The bright walls of La Puerta belie the disappointment. Its move to Broadway has not worked out. Instead, owner Tina Castro says, the last four years have been a slow fade — even as the food and drink scene on Capitol Hill has exploded to the point where CHS reports on a new bar or restaurant planning to open nearly every week. The story of Castro and La Puerta is not quite a counterpoint to the changes on Capitol Hill and the part of E Pike La Puerta called home for more than 20 years but it is a small but remarkable element in the amazing churn and transformations. There was a time when Quinn’s did not exist let alone Poquitos.
It is prime time for happy hour on a recent weekday and the enthusiastically decorated Mexican restaurant has only a scattering of customers. Castro says this is a typical daily scene for her business which has been struggling to make ends meet. With what Castro says is poor visibility from the street view and an overall unstable customer base, especially with the rise of so many new Mexican restaurants in the area, Castro sadly reports that business as been tough over the past few years. In an attempt to keep the restaurant afloat, Castro said she has been forced to cut her kitchen and wait staff down to a minimum and sell many of her possessions including a house in her hometown of Guadalajara. Still unable to generate enough income to meet her monthly lease and utilities bill, Castro says she expects that La Puerta will soon be no more. Even so, she commutes daily to Capitol Hill from her home in Mukilteo to keep La Puerta open.
Castro first came to Seattle from Mexico in 1960 when she was 25 years old at the urging of a cousin who raved about life in the Pacific Northwest. Castro found a job working in the kitchen of the Acapulco restaurant in the Seattle Center where she met her future husband who was working as a busboy. She then went on to work several years each in the kitchens of Azteca and Guadalajara restaurants, learning English so that she could become a waitress. In the 1980s, her friend Rafael asked her to help out with his cafe on East Pike, which eventually became the site of the original La Puerta after the friend moved back to his native Colombia.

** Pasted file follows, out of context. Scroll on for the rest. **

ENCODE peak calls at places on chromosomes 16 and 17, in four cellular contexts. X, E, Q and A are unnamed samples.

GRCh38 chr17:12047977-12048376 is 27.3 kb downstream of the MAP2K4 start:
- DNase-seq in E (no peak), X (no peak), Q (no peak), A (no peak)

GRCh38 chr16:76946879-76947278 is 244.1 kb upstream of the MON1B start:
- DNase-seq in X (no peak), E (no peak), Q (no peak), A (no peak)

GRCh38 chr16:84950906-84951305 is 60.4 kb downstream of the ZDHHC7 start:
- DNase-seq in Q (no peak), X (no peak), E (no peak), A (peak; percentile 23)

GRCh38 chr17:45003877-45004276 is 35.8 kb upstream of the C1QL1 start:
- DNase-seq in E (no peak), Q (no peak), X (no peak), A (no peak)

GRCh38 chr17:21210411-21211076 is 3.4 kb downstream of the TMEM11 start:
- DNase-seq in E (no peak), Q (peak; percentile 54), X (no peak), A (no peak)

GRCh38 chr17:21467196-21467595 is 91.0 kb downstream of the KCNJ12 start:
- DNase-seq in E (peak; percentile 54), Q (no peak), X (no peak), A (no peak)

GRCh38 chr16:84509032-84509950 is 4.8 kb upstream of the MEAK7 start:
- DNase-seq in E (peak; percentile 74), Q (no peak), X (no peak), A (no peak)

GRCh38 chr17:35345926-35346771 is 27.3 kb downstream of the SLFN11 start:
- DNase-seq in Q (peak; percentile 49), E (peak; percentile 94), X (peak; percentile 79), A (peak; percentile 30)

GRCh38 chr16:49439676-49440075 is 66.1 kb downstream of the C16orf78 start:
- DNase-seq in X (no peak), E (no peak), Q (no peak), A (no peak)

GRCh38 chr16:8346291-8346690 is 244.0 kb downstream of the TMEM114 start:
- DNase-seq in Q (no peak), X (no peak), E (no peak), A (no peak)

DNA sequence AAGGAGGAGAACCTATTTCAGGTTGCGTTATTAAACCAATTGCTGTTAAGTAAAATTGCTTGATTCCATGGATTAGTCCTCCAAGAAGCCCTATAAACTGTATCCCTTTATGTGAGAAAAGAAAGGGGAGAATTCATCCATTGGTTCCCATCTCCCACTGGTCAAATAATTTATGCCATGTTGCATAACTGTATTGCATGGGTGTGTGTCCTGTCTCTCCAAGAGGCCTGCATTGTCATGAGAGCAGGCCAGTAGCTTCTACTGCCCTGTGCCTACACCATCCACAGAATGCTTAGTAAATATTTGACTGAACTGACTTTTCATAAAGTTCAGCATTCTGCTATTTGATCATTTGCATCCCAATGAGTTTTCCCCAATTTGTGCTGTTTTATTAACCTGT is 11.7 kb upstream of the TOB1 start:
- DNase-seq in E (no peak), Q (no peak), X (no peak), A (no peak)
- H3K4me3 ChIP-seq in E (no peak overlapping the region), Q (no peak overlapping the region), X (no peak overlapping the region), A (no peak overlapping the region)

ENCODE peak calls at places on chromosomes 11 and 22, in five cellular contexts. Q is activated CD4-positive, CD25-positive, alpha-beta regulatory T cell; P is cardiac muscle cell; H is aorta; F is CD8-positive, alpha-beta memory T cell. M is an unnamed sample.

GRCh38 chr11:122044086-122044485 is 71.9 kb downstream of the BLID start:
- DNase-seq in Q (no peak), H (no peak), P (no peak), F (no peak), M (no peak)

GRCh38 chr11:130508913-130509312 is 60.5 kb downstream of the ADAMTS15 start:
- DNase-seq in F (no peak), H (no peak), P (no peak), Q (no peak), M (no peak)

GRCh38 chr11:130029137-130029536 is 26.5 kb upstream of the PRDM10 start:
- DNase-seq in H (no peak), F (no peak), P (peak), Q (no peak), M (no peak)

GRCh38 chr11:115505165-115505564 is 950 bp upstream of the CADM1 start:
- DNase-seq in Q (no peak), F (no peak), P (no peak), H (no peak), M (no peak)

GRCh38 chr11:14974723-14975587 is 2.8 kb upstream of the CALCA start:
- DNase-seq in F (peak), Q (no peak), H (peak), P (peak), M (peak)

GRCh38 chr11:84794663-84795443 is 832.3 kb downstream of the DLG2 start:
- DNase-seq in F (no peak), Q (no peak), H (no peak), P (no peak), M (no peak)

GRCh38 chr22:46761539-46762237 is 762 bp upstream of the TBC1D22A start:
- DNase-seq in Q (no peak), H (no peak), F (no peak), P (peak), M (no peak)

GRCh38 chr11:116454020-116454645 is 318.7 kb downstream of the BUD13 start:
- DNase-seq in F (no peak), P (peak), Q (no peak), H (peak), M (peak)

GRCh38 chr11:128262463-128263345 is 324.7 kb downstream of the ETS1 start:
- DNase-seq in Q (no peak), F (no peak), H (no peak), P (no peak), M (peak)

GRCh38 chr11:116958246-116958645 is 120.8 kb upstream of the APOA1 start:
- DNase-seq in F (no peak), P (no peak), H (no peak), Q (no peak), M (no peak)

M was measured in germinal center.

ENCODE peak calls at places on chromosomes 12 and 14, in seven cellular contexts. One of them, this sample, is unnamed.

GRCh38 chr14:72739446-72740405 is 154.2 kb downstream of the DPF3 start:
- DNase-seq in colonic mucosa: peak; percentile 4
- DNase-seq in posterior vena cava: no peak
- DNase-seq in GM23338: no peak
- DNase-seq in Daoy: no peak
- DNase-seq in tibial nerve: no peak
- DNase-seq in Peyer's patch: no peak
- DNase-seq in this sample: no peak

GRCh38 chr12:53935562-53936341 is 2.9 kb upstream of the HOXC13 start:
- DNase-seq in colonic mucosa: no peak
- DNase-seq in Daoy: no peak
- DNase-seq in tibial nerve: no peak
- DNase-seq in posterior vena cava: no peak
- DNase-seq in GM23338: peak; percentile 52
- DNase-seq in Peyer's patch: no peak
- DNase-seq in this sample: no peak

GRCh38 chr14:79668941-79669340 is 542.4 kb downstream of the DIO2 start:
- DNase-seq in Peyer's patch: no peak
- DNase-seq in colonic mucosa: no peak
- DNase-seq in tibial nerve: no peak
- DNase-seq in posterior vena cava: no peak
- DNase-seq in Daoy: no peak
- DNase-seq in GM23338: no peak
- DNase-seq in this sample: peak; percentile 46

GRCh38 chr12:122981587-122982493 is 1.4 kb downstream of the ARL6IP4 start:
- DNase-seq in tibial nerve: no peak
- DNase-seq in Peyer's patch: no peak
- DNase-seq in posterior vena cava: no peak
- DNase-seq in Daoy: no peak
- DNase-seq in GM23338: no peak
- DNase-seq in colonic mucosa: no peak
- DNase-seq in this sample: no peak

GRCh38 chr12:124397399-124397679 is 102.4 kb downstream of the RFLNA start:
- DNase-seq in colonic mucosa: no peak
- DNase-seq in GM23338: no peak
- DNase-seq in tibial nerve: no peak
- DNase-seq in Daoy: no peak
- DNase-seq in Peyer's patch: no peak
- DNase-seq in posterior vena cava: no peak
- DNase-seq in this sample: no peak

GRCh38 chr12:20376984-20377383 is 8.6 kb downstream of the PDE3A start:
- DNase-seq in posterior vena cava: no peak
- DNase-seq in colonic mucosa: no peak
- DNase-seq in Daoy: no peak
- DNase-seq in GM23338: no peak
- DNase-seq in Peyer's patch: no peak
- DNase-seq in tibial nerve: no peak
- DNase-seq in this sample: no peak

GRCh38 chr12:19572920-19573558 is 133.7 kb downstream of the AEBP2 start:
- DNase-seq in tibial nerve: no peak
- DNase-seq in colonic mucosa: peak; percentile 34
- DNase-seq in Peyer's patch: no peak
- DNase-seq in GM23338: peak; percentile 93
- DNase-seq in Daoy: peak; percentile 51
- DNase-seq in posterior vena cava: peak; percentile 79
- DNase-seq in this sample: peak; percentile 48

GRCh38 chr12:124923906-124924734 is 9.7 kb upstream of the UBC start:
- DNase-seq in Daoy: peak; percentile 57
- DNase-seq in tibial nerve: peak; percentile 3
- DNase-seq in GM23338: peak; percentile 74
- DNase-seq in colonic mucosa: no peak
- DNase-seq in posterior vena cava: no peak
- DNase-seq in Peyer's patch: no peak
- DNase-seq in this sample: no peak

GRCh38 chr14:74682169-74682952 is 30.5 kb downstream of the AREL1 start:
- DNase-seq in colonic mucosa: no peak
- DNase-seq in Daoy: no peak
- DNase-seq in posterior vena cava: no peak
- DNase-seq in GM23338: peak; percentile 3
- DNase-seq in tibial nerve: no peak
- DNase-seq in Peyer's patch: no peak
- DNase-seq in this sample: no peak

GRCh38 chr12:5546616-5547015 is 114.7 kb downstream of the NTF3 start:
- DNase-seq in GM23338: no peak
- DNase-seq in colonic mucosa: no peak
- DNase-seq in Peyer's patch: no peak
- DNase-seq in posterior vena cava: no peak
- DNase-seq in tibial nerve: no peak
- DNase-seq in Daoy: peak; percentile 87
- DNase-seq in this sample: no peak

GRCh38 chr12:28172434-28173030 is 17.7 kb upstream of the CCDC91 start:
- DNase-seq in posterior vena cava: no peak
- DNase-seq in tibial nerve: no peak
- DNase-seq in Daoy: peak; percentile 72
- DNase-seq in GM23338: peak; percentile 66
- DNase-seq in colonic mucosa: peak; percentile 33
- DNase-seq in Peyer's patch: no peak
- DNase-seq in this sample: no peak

After enjoying more than 20 successful years on Pike, Castro said the change came suddenly in 2007. She said she was informed by the building owner that the property had been sold and had two months to move. The old-school Mexican restaurant found itself without a home. Quinn’s, one of the harbingers of the explosion in the bar and restaurant scene on the Hill, had moved in, overhauled and wiped away a restaurant seemingly unprepared for the changes the street was about to undergo.
Castro’s search for a new space brought her to the Broadway Market. Despite rent being double what she had been paying, Castro decided to move in after being convinced that her customers would follow her to the new location and that she would benefit from the shopping mall’s draw.
Five years later, Castro finds herself struggling to make rent payments. She gazes around the second floor space and ponders fifty years in the restaurant business in Seattle. At seventy five years of age and struggling with hearing loss, she doubts she’ll continue to work in restaurants after La Puerta, but smiles at the prospect of spending more time with her five sisters, children, and grandchildren, all of whom live near her home in Mukilteo.
In the meantime, the Broadway Market’s developers have taken on new financial backers and are making preparations for a multi-million dollar overhaul of the shopping center. La Puerta still has a home. But, yet again, change it might not be able to keep up with has come.